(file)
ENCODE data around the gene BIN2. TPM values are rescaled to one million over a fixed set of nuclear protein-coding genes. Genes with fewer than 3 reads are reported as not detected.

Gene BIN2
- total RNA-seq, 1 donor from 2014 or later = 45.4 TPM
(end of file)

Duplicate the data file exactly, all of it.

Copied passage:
ENCODE data around the gene BIN2. TPM values are rescaled to one million over a fixed set of nuclear protein-coding genes. Genes with fewer than 3 reads are reported as not detected.

Gene BIN2
- total RNA-seq, 1 donor from 2014 or later = 45.4 TPM